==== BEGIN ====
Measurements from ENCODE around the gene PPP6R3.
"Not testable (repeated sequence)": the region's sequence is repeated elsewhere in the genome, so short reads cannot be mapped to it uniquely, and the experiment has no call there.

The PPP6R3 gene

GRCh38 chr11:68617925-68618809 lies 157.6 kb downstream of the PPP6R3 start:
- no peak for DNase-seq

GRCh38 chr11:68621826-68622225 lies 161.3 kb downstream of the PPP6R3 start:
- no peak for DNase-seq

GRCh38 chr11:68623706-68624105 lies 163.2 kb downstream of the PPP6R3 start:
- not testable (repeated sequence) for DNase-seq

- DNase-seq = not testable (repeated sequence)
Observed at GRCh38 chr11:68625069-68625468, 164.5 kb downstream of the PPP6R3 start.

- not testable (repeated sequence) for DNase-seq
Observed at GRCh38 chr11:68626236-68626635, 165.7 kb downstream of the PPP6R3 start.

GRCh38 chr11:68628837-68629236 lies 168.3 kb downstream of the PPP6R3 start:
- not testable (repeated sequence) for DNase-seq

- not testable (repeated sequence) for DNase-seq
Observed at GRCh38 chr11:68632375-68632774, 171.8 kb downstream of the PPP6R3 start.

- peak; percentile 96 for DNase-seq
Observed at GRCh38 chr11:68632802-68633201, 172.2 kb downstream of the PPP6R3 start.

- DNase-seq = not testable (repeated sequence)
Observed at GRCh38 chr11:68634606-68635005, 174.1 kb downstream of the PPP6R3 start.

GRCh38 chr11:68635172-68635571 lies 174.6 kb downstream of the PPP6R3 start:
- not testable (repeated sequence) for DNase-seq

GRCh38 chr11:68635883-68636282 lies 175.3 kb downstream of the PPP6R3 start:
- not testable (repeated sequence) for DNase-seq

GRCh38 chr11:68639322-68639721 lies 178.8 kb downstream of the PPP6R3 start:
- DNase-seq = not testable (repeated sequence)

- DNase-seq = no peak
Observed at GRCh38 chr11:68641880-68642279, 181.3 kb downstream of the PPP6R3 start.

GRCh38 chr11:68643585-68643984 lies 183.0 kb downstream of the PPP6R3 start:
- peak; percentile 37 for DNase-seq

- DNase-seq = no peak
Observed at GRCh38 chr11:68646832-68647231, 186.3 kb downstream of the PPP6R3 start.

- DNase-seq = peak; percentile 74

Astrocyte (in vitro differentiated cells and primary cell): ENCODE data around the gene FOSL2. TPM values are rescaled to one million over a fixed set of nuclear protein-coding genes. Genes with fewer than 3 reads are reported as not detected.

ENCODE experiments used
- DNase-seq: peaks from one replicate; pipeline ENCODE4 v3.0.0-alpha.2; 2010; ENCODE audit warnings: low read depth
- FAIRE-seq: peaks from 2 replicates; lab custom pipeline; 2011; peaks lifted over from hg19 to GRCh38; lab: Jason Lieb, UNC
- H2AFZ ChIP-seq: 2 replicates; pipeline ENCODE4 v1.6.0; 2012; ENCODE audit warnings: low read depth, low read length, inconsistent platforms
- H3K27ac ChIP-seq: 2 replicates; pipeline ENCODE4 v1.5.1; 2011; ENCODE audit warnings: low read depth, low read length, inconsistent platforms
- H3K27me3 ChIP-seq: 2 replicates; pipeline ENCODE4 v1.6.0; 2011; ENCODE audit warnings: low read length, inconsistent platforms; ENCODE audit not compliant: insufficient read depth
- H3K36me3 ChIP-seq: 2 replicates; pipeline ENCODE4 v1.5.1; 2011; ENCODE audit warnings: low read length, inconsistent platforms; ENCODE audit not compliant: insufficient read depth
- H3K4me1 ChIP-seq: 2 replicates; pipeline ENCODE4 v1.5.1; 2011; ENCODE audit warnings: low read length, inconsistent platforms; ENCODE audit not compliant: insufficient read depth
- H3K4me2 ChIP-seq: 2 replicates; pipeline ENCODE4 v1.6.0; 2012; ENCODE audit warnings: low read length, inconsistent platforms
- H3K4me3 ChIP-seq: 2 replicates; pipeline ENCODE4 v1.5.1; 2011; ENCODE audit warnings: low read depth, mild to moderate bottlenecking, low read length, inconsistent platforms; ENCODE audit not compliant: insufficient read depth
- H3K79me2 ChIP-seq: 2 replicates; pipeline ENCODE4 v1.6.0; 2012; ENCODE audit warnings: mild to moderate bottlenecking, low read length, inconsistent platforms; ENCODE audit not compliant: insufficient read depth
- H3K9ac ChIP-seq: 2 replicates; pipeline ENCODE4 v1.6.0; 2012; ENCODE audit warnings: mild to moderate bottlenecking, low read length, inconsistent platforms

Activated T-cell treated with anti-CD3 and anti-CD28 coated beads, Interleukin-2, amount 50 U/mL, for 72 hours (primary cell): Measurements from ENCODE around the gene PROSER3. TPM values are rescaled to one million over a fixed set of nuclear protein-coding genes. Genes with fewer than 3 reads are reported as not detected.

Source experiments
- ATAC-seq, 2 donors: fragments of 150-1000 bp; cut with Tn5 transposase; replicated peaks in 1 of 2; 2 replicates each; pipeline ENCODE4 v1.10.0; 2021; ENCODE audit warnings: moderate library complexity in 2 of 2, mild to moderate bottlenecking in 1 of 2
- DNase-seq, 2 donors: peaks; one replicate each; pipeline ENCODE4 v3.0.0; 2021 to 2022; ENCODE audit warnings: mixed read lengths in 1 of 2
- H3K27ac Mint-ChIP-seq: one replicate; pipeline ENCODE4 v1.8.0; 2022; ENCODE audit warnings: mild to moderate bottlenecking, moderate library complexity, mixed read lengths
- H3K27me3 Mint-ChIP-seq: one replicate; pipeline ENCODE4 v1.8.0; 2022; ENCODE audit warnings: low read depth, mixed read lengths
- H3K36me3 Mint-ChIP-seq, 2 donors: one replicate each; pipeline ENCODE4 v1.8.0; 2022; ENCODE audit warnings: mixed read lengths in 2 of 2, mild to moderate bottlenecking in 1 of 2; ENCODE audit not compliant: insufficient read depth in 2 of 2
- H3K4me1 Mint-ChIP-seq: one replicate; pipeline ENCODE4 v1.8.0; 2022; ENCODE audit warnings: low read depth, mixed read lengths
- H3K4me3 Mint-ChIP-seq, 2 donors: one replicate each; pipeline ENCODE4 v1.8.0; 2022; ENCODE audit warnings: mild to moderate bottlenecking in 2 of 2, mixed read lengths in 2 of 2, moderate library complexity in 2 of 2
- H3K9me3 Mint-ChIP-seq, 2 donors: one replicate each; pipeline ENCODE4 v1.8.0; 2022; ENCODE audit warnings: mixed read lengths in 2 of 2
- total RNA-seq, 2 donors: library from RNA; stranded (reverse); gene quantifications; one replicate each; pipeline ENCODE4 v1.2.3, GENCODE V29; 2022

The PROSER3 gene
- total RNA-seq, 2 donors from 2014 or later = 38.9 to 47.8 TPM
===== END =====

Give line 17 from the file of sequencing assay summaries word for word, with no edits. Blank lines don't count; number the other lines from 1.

Observed at GRCh38 chr11:68632375-68632774, 171.8 kb downstream of the PPP6R3 start.